... Vegas is fading.
I read an interesting quote this morning on Blake Andrews' blog:
"I’m very sparing with photographing people. Once you insert a person into the work, he or she becomes the protagonist."
He saw me coming with my camera, but not before I clicked, and as I passed, he called out to me, "Hey, pedophile! Child molester!"
DW was incredulous. "What did you do?"
"I kept walking. He was drunk."
"You didn't say anything? I would have told him off."
"For a brief moment I wanted to turn around and clock him."
"No, no, no. Then you would have ended up in jail."
"Like I said, he was drunk. It wasn't worth it."
Just words. But still, when I went back o my room, I looked in the full length mirror. What was it that made me look like a perv? My hat? My paunch? My shoes? The whole package, including my camera?
More likely, a memory. Poor guy.
The world is a full-length mirror. Whether we like it or not. But what we do in front of that mirror is equally a reflection. Call it the pocket mirror, if you will, a compact we carry with us.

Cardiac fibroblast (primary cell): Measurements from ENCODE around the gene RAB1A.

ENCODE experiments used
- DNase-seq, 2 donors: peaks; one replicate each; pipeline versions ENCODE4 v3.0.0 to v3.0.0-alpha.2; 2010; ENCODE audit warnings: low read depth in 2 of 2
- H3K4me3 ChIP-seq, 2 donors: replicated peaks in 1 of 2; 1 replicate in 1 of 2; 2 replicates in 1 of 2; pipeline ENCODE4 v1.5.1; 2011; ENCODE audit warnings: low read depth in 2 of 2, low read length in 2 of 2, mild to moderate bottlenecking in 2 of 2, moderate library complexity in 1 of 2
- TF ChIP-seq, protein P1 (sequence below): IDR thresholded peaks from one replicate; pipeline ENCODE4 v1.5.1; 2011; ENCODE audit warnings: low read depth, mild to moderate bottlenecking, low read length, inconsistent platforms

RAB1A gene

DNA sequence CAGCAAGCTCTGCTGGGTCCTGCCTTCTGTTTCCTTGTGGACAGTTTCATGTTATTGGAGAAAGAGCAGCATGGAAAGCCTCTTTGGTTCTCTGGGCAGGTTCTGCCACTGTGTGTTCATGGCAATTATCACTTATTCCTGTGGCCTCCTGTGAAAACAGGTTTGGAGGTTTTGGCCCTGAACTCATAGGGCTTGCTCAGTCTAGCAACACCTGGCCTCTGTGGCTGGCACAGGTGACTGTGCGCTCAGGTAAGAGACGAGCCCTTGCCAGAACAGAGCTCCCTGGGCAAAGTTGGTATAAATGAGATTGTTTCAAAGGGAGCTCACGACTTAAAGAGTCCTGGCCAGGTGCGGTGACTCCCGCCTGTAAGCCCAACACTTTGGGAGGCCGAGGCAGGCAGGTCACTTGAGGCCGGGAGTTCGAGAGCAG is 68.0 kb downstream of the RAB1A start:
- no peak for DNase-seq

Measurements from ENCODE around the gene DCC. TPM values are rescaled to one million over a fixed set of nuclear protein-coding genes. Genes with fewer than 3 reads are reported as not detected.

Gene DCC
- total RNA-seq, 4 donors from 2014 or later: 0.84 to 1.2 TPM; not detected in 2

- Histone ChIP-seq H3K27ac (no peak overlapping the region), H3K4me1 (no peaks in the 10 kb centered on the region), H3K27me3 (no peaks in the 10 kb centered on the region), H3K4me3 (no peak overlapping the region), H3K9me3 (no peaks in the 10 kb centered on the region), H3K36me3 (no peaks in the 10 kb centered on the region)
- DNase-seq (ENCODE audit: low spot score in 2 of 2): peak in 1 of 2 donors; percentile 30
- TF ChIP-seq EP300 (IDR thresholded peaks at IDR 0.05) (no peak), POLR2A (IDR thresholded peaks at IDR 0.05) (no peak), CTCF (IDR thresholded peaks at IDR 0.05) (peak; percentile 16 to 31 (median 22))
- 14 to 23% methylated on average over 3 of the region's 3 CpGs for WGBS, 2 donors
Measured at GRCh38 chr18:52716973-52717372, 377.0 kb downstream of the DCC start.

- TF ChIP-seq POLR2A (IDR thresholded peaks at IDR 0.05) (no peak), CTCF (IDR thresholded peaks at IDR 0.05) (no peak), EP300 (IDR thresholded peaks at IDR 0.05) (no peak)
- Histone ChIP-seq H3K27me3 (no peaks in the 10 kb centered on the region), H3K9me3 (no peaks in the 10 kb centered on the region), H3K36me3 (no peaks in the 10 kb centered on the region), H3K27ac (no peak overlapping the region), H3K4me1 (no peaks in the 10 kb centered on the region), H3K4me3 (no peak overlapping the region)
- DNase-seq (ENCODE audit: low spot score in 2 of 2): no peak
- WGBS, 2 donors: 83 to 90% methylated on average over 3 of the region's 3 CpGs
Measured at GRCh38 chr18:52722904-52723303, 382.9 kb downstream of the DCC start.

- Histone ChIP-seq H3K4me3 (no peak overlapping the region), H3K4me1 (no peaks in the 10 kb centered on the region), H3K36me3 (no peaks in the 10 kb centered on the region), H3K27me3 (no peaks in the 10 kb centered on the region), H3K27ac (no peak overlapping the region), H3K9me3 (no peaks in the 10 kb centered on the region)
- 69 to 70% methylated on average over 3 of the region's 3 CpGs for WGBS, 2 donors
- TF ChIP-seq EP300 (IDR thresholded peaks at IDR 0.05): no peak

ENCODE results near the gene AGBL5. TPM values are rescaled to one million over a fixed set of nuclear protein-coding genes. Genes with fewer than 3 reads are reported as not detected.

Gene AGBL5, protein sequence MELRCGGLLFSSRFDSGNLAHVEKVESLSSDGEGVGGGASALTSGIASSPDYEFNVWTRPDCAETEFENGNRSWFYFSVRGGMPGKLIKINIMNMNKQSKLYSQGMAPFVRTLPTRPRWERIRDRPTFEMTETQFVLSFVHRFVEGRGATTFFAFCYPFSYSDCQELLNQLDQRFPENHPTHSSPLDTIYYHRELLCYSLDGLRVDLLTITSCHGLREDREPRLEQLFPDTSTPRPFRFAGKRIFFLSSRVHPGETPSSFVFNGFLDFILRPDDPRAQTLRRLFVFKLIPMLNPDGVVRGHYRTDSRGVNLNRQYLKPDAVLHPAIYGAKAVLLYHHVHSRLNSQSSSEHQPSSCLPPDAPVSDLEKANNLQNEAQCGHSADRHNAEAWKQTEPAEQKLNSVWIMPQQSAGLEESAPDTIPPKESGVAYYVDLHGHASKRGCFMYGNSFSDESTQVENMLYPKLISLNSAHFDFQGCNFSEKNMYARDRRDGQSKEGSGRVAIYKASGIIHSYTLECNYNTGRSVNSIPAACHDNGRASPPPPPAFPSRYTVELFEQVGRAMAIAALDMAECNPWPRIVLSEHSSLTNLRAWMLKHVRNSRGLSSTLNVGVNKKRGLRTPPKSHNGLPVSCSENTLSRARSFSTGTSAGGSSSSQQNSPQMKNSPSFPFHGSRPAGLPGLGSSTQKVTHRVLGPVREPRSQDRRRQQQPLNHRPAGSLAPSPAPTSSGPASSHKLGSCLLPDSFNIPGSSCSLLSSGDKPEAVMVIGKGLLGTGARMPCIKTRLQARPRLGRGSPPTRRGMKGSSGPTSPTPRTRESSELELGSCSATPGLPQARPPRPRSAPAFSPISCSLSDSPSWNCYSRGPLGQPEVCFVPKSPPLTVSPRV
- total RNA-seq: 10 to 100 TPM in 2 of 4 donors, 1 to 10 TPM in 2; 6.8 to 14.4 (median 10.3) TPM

I've heard that if you ask a person if you can take their picture, more often than not they'll consent. I wonder what would have happened had I asked that fellow. But that's not my way. Maybe I should get over myself but I don't feel completely comfortable around people. If you've met me, you can tell. I'm a nice enough guy, but there are little hints. For the same reason, I shoot my street photos from the hip. Consequently, I have begun to rely on the artifice of Photoshop to tell a story, for better or worse, like the passing moment that it is.